ownership and use: this is an aspect that determines the way resources are managed and thus affects the sustainability of development. Ownership and use have an impact on investment, extraction methods, practices of utilisation and behaviour patterns that promote the protection, conservation and renewal of natural resources.
biodiversity: women hold the key to many agricultural systems related to food and livelihood security through their roles in the selection and use of plants and trees, and in the conservation and reproduction of biological diversity. They have valuable knowledge regarding local species and ecosystems. Women have specialised knowledge of the value and diverse uses of wild species and varieties that can serve as food in times of shortage (leaves, fruit, berries, nuts, roots, etc.) or that can meet health needs.4
4 Based on the document Women - users, preservers and managers of agro-biodiversity', Dossier, Women - The Key to Food Security, Women and Population Division, FAO, 1996.
Thanks to specific studies, it is possible to better understand the problems and therefore envisage different types of response. At the point of identifying options, one should be particularly careful to foresee the impact of whichever solution is proposed, whether for women or men.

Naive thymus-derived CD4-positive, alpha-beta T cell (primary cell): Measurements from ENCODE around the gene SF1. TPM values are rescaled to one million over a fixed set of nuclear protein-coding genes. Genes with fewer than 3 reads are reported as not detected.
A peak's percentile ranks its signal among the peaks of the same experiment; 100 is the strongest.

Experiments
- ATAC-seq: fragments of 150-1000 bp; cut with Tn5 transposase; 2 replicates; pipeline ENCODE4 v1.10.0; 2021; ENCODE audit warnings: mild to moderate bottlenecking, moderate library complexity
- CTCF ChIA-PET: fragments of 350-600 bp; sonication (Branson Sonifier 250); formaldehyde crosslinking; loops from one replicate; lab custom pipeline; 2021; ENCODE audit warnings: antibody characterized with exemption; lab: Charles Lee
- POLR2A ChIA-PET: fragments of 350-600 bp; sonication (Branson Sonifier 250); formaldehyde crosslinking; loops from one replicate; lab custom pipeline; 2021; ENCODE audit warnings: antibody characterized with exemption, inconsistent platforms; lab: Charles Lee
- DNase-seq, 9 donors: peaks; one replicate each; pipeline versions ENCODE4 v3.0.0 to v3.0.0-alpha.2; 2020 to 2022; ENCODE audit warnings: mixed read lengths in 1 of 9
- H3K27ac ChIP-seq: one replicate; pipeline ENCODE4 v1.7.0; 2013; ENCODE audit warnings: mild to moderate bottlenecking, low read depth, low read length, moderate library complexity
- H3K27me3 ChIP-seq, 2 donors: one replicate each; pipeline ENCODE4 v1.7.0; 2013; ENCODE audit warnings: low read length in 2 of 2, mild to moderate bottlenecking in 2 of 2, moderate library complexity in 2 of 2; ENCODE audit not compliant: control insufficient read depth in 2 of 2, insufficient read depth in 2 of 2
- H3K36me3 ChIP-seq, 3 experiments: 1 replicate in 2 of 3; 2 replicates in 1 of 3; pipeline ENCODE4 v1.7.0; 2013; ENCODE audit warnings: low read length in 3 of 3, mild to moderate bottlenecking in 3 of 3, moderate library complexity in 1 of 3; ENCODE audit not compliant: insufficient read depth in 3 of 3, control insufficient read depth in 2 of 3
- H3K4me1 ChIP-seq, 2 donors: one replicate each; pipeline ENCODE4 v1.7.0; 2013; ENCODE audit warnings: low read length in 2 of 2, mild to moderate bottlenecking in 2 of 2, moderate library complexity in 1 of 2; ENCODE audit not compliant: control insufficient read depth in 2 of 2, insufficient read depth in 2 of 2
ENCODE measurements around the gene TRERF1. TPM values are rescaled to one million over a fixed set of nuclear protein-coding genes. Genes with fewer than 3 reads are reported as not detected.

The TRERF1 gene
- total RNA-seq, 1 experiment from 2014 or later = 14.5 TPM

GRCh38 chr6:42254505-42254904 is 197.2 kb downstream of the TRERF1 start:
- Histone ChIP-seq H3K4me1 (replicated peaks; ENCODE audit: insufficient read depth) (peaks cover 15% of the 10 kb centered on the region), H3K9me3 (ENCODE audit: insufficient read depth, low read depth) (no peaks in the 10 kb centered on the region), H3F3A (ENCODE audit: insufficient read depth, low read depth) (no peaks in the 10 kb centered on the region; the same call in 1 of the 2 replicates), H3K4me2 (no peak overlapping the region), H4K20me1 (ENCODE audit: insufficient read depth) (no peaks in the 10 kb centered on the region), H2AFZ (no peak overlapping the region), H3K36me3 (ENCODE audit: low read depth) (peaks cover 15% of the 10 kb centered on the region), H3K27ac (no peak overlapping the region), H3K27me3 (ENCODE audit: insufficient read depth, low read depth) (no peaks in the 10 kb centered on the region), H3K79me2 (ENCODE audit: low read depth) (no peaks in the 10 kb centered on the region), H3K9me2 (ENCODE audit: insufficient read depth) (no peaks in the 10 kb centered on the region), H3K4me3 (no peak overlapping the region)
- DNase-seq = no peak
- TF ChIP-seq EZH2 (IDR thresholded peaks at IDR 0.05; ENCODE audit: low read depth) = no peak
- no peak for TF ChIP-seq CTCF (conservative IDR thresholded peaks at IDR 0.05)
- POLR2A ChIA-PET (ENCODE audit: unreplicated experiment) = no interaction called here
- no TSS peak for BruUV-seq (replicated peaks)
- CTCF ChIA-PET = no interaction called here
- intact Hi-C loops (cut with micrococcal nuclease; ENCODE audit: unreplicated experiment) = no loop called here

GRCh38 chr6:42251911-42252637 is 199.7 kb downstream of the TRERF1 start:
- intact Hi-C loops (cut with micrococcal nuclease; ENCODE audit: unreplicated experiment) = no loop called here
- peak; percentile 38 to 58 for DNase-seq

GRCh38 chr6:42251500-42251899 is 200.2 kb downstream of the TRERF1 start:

3) Strategic Analysis
This phase includes the design and analysis of scenarios that envisage different development alternatives for the sector. Each alternative should be well-documented and include a description of the necessary inputs and expected impact.
For the analysis to be comprehensive, it is necessary to estimate the impact of each planned action on different social groups, and in particular on men and women separately. The Socioeconomic and Gender Analysis (SEAGA) is particularly useful at this stage. Tools for conducting this analysis at the different organisational levels of society (micro, intermediate, macro) can be found in the SEAGA handbooks (in preparation). It is crucial to understand the extent to which reforms (of policy, legislation, institutions) will have an impact on different groups of the population (and thus on men and on women).
For example, in order to facilitate the access of people to economic opportunities in the forestry sector, a number of possible alternatives exist in terms of credit policy. One possibility could be to develop a credit policy to increase lending for small enterprises, but which does nothing to mitigate conditions that constrain women from having access to credit. Another option could be to opt for a credit policy targeted at women (favouring activities and resources which women are likely to control or benefit from, leaving the existing division of resources and responsibilities intact). A third option could be to choose a credit policy targeted at women, accompanied by changes in legislation giving women rights to property and control over household resources. Obviously, the scope and impact of new policies can have very different consequences.5